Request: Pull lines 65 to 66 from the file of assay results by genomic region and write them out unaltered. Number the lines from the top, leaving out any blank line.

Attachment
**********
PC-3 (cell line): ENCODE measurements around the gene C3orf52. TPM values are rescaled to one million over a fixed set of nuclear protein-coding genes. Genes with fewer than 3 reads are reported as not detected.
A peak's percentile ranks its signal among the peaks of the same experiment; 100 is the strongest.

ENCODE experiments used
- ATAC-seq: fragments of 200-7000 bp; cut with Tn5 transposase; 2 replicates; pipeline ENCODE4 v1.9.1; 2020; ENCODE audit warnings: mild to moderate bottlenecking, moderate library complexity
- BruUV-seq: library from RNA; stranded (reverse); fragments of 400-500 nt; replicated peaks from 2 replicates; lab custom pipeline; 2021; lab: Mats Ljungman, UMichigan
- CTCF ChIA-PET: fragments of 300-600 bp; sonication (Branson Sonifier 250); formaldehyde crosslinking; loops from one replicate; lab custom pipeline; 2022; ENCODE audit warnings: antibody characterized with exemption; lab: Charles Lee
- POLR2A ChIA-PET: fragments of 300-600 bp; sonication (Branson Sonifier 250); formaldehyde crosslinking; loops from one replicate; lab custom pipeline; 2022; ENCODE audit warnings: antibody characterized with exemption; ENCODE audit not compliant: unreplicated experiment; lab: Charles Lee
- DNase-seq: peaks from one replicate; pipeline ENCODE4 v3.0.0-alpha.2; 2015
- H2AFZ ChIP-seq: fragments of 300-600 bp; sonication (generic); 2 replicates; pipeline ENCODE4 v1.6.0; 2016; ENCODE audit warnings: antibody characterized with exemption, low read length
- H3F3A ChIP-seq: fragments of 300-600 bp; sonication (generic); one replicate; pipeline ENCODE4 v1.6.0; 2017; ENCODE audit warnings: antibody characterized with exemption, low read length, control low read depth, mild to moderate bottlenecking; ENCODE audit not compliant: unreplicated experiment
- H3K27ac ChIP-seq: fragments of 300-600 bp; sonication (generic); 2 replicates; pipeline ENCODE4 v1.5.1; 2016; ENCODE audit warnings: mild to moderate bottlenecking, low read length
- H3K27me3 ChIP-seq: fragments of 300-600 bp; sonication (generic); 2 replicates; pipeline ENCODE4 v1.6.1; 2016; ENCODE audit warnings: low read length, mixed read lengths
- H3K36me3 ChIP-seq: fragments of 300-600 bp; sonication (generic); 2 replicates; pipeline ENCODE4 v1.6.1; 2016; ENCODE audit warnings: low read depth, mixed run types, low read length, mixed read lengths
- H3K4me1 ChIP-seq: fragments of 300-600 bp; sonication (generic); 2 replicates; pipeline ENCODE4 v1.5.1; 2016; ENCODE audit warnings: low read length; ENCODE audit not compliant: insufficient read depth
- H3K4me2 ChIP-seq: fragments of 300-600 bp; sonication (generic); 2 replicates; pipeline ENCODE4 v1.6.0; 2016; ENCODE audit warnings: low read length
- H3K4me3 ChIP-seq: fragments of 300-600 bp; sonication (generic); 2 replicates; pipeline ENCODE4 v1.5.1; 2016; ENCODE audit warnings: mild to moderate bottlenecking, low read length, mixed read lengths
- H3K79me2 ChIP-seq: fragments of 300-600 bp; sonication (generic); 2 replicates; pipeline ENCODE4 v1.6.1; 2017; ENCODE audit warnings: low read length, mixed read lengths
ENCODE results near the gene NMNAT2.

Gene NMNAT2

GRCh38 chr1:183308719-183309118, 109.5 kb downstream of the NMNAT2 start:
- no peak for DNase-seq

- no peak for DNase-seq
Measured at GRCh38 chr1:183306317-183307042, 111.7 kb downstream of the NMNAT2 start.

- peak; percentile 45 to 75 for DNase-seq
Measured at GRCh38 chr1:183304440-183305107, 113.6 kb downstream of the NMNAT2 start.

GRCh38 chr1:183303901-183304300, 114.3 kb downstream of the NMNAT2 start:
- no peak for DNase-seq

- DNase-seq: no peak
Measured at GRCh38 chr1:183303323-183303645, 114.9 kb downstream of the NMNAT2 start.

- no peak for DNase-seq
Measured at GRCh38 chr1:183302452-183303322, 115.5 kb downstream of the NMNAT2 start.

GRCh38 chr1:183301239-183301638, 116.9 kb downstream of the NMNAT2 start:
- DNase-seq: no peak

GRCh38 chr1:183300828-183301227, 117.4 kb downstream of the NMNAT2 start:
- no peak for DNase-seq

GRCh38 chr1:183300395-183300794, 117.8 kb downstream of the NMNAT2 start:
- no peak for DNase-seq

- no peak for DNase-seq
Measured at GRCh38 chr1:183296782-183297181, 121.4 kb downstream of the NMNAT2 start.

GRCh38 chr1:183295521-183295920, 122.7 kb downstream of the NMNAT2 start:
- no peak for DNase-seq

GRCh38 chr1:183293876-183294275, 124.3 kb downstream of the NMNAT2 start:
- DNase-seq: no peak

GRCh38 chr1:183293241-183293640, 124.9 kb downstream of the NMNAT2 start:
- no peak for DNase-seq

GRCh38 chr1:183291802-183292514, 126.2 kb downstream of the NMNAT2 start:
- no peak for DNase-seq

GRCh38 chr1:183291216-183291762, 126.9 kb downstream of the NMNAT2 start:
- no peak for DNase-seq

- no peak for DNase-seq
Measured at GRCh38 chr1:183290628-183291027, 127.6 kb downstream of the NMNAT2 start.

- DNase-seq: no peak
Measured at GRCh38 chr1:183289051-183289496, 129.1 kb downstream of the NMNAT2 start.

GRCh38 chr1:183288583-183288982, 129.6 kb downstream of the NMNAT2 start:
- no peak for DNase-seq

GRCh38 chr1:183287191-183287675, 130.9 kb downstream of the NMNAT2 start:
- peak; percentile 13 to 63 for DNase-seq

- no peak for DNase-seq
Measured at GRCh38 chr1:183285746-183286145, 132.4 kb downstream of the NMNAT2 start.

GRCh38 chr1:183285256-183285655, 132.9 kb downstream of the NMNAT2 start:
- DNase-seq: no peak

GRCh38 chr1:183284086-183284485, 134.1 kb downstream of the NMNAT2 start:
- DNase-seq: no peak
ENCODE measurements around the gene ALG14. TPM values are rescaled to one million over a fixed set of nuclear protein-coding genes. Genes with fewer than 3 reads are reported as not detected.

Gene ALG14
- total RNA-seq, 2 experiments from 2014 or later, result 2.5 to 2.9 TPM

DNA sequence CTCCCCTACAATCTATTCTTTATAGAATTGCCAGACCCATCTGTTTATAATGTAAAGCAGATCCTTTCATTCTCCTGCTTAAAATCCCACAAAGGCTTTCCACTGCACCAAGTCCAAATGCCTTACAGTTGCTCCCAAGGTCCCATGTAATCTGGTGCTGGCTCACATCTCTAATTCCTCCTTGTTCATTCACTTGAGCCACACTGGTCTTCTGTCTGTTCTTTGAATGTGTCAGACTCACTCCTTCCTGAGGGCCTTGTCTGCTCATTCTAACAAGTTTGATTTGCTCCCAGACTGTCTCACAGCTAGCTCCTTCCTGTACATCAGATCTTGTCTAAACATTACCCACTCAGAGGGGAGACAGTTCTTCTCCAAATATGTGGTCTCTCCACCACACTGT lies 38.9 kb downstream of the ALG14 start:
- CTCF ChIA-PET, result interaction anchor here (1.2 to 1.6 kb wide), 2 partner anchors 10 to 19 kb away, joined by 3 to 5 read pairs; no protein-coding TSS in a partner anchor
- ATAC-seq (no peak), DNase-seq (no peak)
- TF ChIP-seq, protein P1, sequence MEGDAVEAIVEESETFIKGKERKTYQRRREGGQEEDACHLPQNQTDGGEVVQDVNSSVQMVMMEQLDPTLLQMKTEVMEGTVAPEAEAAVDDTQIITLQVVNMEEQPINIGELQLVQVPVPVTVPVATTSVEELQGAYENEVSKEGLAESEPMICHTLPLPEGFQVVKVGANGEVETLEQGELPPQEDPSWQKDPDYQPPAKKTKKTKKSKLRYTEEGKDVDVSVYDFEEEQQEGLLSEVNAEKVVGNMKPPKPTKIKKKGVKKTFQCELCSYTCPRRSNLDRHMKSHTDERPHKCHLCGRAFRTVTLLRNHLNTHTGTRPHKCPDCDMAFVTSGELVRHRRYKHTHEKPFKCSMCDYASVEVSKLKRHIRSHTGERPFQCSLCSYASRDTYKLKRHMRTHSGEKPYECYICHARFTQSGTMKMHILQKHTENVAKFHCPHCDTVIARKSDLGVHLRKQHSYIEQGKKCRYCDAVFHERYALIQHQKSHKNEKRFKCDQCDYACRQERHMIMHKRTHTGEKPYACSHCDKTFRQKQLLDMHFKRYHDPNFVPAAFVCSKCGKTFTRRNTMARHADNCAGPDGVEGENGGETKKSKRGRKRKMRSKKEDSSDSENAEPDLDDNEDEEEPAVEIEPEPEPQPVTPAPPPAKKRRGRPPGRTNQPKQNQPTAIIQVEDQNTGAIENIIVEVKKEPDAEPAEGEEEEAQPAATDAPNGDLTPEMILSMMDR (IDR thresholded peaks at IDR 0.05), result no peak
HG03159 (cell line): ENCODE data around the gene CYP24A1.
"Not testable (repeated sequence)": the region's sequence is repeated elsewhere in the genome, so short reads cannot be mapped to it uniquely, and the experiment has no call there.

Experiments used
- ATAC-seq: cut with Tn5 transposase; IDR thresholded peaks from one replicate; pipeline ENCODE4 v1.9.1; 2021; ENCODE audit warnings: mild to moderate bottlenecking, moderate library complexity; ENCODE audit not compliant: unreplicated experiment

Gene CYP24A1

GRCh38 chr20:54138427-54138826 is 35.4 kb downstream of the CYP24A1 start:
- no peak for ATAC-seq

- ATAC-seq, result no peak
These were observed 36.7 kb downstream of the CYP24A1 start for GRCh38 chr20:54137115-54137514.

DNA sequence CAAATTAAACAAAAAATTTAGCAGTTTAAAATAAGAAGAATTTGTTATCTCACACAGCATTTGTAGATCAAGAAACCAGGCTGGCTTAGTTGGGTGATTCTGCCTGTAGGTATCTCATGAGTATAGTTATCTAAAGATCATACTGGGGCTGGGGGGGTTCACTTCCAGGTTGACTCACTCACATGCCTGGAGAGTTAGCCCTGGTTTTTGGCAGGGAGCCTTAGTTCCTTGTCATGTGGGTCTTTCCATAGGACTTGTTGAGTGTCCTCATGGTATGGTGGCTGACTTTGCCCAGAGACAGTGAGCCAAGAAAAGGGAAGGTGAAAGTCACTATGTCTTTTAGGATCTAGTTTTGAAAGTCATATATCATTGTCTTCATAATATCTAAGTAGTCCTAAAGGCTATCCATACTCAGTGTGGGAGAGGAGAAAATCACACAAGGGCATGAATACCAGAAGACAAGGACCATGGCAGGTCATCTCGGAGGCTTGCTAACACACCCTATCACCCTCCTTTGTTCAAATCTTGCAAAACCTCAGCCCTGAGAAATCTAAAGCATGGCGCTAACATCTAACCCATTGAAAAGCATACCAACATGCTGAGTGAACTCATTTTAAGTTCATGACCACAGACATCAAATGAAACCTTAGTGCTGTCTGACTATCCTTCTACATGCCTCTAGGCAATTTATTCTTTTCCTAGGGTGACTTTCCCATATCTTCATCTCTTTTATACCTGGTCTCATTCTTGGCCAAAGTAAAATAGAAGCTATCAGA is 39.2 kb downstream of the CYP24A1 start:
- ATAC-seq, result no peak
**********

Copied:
Gene ALG14
- total RNA-seq, 2 experiments from 2014 or later, result 2.5 to 2.9 TPM